The former Manpower stripper, who has lived in the area for more than 20 years, said he wants the community to be just as proud of the redeveloped home as he is.
The former Manpower stripper, who has lived in the area for more than 20 years, said he wants the community to be as proud of the redeveloped home as he is.
Durie’s six-story proposal consists of four bedrooms – reduced from six, a swimming pool, a two-car garage, a music studio and media room, an elevator to the children’s play area and yoga room.
A resident, Kylie Hebts, who lives across from Durie’s property, told the program, “To be honest, it’s kind of LA and Double Bay combined.”
“The thought of so many trees sticking out, it really feels like we should be planning a funeral.”
Durie had described the saga as an ‘unfortunate chain of events’ and sent letters to neighbors to clarify the situation
“People assumed I was pulling out a lot of native trees when in fact some of them are weeds,” he told Today Extra.
“They’re actually noxious weeds, they’re privet, some of them are affected by termites, some of them have bora, some of them have dieback.
“When you read the tree report, you will understand that some of these trees were actually marked for removal without our house being built.”
He added that 1518 native and endemic species have been planted on and around the property.
Durie’s plans are to tear down a 1960s cottage and turn it into a six-story family mansion
Plants and vegetation will also be planted on the roofs and 60 solar panels will be used.
“We’ve rectified the issue and I’ve sent a letter to all neighbors and council explaining what’s going on and hopefully they’ll see to it with our new plans,” Durie previously said.
“I hear them loud and clear and rest assured, we will put a lot of plants in the ground.”
Neighbor John Sheehan, a former acting judge of the Land and Environment Court, had described the proposal as “fatally flawed” and feared it would have “serious and irreversible impacts on biodiversity values”.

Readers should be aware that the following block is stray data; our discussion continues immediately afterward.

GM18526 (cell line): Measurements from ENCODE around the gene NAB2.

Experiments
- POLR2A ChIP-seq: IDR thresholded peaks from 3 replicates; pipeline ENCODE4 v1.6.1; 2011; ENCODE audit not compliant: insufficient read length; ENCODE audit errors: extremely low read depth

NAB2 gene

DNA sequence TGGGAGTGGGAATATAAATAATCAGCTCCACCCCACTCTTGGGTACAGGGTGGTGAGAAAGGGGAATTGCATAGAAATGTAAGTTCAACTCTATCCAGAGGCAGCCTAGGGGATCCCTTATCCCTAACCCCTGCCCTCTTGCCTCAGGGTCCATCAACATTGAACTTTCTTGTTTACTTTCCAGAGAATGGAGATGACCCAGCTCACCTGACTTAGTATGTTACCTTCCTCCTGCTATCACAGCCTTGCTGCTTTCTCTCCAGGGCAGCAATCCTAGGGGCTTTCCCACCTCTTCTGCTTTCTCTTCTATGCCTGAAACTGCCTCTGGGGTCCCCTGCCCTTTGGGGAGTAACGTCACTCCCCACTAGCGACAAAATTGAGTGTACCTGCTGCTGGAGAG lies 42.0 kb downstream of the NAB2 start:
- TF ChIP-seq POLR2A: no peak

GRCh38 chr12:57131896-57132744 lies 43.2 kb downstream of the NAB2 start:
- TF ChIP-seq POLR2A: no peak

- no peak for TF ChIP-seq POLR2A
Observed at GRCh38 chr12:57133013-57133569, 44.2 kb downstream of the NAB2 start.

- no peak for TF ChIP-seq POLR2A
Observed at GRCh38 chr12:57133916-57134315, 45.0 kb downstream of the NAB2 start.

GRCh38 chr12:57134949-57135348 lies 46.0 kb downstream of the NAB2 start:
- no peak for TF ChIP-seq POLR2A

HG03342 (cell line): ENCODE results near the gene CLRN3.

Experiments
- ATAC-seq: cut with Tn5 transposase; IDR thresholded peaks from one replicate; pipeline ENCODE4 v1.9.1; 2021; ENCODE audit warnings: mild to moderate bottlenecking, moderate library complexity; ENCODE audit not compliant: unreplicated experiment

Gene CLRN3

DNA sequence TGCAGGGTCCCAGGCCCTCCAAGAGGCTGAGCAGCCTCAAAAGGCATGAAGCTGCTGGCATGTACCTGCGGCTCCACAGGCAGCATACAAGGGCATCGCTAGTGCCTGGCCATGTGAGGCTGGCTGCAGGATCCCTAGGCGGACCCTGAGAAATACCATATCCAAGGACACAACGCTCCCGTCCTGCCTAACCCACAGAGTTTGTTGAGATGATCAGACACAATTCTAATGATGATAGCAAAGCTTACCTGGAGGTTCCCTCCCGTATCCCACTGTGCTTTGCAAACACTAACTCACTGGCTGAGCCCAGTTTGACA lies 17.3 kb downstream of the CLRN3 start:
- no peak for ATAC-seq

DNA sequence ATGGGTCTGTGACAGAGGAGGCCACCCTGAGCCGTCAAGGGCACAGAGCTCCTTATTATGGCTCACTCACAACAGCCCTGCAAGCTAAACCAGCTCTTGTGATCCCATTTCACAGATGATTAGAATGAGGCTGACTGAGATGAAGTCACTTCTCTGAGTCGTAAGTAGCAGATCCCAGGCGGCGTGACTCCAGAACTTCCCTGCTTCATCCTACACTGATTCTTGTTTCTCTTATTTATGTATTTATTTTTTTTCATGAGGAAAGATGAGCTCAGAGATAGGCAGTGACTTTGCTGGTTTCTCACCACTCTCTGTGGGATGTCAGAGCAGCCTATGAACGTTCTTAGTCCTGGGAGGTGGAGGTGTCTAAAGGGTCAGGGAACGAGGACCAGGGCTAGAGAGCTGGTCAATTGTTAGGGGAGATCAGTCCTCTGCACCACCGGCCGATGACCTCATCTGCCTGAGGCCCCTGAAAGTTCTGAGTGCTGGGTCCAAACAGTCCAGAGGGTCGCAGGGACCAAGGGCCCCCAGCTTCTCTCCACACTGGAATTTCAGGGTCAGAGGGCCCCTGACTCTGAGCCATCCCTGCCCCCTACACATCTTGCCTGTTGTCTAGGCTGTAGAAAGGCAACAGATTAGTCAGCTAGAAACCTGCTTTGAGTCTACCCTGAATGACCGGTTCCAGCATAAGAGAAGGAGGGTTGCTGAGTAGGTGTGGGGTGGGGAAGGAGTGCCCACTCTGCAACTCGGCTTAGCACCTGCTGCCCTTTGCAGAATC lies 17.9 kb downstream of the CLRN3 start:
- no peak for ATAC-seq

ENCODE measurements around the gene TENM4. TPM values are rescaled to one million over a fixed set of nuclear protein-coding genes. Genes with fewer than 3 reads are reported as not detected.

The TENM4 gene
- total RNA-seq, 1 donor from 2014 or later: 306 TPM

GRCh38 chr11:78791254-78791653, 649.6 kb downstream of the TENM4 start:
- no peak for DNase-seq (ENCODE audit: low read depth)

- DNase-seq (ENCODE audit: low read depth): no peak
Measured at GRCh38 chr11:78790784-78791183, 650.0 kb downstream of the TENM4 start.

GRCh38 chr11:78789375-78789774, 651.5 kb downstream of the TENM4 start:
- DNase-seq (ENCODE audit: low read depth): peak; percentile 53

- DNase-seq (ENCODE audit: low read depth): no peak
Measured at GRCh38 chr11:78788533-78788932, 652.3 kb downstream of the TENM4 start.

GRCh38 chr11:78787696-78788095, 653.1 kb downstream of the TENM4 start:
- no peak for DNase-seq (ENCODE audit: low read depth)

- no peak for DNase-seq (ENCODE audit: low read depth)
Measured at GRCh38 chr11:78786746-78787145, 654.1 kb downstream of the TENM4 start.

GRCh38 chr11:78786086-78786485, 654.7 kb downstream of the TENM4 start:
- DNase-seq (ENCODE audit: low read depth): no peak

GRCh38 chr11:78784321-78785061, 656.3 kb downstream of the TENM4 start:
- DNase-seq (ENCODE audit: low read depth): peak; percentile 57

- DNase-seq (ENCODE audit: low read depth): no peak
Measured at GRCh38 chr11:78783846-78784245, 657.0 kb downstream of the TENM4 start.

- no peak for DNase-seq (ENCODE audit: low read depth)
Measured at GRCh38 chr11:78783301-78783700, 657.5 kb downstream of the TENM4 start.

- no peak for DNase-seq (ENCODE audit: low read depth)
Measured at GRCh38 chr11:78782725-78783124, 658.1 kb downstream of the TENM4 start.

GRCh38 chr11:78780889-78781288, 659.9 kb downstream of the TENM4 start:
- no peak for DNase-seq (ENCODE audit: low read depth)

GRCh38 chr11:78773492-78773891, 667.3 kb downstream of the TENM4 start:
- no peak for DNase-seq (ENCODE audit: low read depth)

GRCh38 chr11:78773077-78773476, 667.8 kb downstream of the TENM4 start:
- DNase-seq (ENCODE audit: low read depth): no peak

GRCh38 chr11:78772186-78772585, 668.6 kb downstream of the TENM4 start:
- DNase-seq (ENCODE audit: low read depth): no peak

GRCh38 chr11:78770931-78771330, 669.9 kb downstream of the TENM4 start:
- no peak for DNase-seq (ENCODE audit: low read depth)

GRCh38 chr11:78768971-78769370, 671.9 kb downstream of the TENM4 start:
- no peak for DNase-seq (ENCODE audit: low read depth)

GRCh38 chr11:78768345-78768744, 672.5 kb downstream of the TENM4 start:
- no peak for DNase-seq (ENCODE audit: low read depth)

Another neighbor said the proposed dwelling did not match the adjoining dwellings that respect the topography and vegetation of their locations.
“This is gross overdevelopment in this location given the character of the area and the adjacent properties,” their submission said.
“It needs to be redesigned by an architect to reduce its coverage of the site, retain all significant trees, step back from the waterfront to stay well within the building line of the foreshore, and reduce its oversize.”
Neighbors at Durie’s new home were concerned the house wouldn’t fit in with other homes in the area
Another expressed serious concerns that the development will set an alarming precedent for future development in the area if approved.
Local heritage and preservation bodies have also opposed the development, fearing it is irrelevant to the area, threatens wildlife and “would overwhelm its ecologically sensitive bloc”.
The Pittwater Natural Heritage Association said the proposal would have a detrimental effect on the movement of wildlife in the surrounding area and does not reflect the ecological and aesthetic values of the area.
“Council should consider the cumulative effect that developments like this would have on the canopy trees that are essential to the character of the Avalon region,” their submission states.
“If this and other similar developments are allowed to continue, over time the canopy of trees that gives Avalon its character will disappear.”
The Avalon Preservation Association added: ‘The current trend of providing very large habitation on ecologically sensitive blocks and consequently destroying much of the native vegetation on the block while a small effect taken individually constitutes the ‘death by a thousand cuts ‘when considered the new standard.’
Durie bought the block five years ago for $2.3 million.